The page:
The morning that artist Alex Waggoner and I speak, I’m thinking about traffic.
Before our conversation and like many other Charlestonians, I’ve spent an hour and a half inside my vehicle, desperately inching forward to my destination. But the slowness, the limited, crawling speed of the highway, is an experience I’ve grown accustomed to. And on some mornings, even come to enjoy. It’s an experience, Waggoner agrees, that can force reflection.
“I think if people would just stroll a little more, it would slow (us) down and we can appreciate things,” she says before noting, “You see funny things in traffic, things that will be gone at any minute,” she says. Then she pauses for a beat, as if taking her own advice, before adding: “Just slow, in every way.”
The word “slow” comes out like a mantra when Waggoner speaks. Appropriate given that Waggoner’s latest exhibit at Beresford Studios shares the same name: "Slow."
Her exhibit is a vivid, multilayered meditation in paintings that delves into a theme that works on several levels. Like her previous paintings, a series documenting Spruill Avenue, "Slow" explores the landscape and architecture of Charleston with an explorer’s eye and a penchant for detail.
“The work in the past, Spruill, was focused on that area that I was obsessed with,” Waggoner says. "With this show, I couldn’t stop seeing all of those road barriers. And the more I looked at them, the more I looked at the things that were across the street from them. And usually they were The Read building or The Post and Courier building or that beautiful pink and white laundromat on Meeting Street. And how important those are."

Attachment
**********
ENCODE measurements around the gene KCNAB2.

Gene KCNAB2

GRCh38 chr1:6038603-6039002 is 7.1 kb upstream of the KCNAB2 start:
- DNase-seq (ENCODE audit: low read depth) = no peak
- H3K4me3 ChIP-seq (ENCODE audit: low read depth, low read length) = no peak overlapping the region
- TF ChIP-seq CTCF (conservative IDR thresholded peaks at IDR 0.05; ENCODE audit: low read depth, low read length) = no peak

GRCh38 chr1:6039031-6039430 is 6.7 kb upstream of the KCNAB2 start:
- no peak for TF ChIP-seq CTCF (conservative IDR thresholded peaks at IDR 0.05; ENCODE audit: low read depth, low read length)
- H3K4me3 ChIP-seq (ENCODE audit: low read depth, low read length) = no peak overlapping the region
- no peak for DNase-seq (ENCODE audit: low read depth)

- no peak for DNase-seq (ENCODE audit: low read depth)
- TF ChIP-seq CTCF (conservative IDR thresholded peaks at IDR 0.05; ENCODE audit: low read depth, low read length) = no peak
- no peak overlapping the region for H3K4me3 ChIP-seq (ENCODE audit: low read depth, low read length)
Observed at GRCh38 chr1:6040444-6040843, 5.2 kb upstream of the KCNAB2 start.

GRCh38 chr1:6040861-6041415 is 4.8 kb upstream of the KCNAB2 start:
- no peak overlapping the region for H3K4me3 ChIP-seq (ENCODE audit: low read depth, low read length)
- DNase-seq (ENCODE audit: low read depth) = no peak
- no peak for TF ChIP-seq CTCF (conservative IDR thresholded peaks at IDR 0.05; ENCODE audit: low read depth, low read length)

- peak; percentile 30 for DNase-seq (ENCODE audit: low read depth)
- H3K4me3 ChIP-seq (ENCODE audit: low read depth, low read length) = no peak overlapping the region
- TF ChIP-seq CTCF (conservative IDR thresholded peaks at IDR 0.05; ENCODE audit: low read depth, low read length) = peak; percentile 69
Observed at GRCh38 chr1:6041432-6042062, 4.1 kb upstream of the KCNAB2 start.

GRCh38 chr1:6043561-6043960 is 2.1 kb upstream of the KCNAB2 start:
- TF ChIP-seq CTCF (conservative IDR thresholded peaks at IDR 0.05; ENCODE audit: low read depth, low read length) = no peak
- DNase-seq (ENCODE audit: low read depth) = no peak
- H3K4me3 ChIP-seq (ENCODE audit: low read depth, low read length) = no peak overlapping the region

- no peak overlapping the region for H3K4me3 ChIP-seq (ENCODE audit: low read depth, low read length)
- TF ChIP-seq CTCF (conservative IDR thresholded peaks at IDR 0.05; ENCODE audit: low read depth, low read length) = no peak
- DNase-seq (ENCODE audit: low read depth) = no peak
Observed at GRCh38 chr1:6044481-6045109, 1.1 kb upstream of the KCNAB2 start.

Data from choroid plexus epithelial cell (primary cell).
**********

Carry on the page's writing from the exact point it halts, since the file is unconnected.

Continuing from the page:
Waggoner’s distinctive style makes use of “that beautiful pink and white” color palette, with the addition of plenty more exaggerated colors to paint the town in. Imagine the colors of Rainbow Row stretched to the edge of the color spectrum and you’re close to the realm of vibrancy with which Waggoner saturates her paintings.
"In college, I would use only black and white or choose colors from a color fan for walls just because I didn’t want the colors to be very intentional, I didn’t want them to matter,” she says. "But here in Charleston, all the colors are just exaggerated Charleston colors.”
A graduate of Savannah College of Art and Design, Waggoner began as a graphic designer before moving to process-based painting. But it was a block she encountered, a literal wall, that began to help her find her artist’s voice.
“The first place I sublet in Charleston was on Line and Ashley,” she says. "And there was this gigantic cement wall between my house and all the houses around it. So I was focusing on that barrier in between and feeling a lot of artist block in myself, too. I didn’t know what to do after finishing school.”
But Charleston’s architecture offered the catalyst for her way forward. But it also was the rapid change of the neighborhood’s that spurred her along.
"I cherish so much of the 'old' in Charleston,” Waggoner says. "I’ve been to Rome twice and I think Rome and Charleston have the same feeling for me. You can tell how old it is. And I want to kindly beat it into people that we should appreciate that.”
Any traces of blockage have crumbled, it seems.
Waggoner celebrates the opening of "Slow" from 4-7 p.m. March 30 at Beresford Studios, 20 Fulton St. And for a follow-up, she will be an artist-in-residence at The Gibbes Museum of Art this summer.
For more information, go to beresfordstudios.com/alexwaggoner.
Alex Waggoner can be found online at: alexwaggoner.com.
Reach Scott Elingburg at email@example.com.